Although we utilized the availability of individual genotypes in informing our QC filters, individual level genotypes are not required to establish filter parameters. Given a population of individuals randomly pooled into multiple pools in order to assess the genetic ancestry of the population, one can compare pools in a pair-wise case/control-like fashion where no associations would be expected. Then, by assessing changes in the genomic control inflation factor [5] when different QC filter cut-offs are applied, one can adjust the filter parameters to suit the goals of the study and to reflect varying levels of tolerance for false positives. Therefore, for the three of the four filters established here that do not depend on individual genotypes (FLD-filter, r-filter, and maf-filter), data quality and the study population will dictate the number of SNPs filtered given a particular threshold.

Finally, it should be noted that the recommendations for use of genotyping pooled DNA on a genome-wide array – to determine genetic ancestry, to screen for disease variants with large AF differences, and to study population demographics – are made based on the current state of the technology and methodology. Given our experience with the Affymetrix 6.0 platform, we have focused on applications that require the detection of moderate to large allele frequency differences. We anticipate that advances in the genotyping platform and improvements in sample handling may enhance the overall data quality and accuracy of allele frequency estimates, and that the same filter parameters may retain more SNPs for analysis than did the conservative approach taken here. Thus, given a sufficiently robust platform, it may be increasingly possible to efficiently search genome-wide for variants that have small allele frequency differences between samples using pooled DNA.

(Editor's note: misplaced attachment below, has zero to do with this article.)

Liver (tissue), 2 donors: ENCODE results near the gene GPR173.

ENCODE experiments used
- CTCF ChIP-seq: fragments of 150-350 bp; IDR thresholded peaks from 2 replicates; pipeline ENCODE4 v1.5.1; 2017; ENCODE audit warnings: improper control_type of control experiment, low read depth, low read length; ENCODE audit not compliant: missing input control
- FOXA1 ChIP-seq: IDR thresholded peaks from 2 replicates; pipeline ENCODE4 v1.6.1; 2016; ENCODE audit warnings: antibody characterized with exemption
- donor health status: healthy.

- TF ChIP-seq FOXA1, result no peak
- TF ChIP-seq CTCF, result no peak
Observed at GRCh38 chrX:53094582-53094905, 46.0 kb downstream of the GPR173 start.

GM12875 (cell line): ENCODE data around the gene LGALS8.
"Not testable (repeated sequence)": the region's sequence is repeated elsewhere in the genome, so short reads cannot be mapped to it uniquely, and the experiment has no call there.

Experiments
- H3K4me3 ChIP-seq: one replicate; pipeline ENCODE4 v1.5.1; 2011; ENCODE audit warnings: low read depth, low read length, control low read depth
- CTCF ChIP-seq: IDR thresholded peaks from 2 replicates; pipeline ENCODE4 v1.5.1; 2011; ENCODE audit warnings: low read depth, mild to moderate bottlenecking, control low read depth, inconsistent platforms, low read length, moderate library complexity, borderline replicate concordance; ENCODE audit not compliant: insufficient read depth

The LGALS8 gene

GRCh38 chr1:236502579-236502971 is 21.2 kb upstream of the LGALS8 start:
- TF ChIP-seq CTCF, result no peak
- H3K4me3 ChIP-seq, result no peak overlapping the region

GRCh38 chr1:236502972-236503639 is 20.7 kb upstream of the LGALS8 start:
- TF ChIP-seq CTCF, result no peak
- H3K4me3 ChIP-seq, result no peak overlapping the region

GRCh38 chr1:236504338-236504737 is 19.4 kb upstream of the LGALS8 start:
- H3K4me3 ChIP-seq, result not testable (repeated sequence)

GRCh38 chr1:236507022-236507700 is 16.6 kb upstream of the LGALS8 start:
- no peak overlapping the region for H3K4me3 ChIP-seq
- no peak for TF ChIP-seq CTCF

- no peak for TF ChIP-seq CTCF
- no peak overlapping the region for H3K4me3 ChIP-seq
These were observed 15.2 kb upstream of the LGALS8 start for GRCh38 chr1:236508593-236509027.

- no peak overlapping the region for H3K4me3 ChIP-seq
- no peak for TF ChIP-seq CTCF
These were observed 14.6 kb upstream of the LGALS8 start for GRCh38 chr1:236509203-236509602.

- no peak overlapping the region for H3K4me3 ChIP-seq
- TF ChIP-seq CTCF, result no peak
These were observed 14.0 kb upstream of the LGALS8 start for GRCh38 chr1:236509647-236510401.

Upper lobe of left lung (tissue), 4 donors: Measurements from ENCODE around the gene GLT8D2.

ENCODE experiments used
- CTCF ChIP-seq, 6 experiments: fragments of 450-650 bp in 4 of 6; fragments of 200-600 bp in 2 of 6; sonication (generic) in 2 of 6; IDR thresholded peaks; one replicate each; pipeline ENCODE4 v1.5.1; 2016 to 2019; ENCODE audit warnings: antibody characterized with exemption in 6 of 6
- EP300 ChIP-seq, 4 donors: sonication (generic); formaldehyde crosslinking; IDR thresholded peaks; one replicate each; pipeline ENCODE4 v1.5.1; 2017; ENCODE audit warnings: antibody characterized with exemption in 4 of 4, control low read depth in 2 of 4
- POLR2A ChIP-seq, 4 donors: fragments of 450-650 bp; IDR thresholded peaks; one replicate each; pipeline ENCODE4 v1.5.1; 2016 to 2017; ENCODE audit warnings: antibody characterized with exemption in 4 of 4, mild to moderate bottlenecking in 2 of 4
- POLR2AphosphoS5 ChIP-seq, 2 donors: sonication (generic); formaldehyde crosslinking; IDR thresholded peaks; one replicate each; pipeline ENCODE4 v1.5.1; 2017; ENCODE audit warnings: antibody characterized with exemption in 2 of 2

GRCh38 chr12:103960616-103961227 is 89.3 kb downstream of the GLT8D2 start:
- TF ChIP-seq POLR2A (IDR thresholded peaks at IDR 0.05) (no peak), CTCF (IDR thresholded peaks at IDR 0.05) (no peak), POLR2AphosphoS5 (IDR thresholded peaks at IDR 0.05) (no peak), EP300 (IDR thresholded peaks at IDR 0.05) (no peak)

Methods

Study populations and DNA pool construction

The cohorts used in this study consisted of 775 African American individuals from Maywood, IL (MAY); 1,039 and 1,467 Jamaican individuals from Kingston (GXE) and Spanishtown (SPT), Jamaica, respectively; and women from the Hawai'i and Los Angeles Multi-Ethnic Cohort (MEC) [39]: 391 African Americans (MEC-AA), 298 Native Hawaiians (MEC-H), 363 Latin Americans (MEC-L), and 202 Japanese Americans (MEC-J). In total, we constructed 22 DNA pools from the individual DNA samples: four pools from 521 MAY individuals, six pools from 688 GXE individuals, four pools from 480 SPT individuals, and two pools each from 321 MEC-AA, 252 MEC-H, 332 MEC-L, and 202 MEC-J individuals. Pools were initially constructed in case/control fashion by dichotomized BMI and age at menarche status (Text S1). For the purpose of identifying AIMs in this study the pools differing in menarche or obesity status were treated as independent samples from their respective admixed populations.

Pooled allele frequency estimation by polar transformation of raw data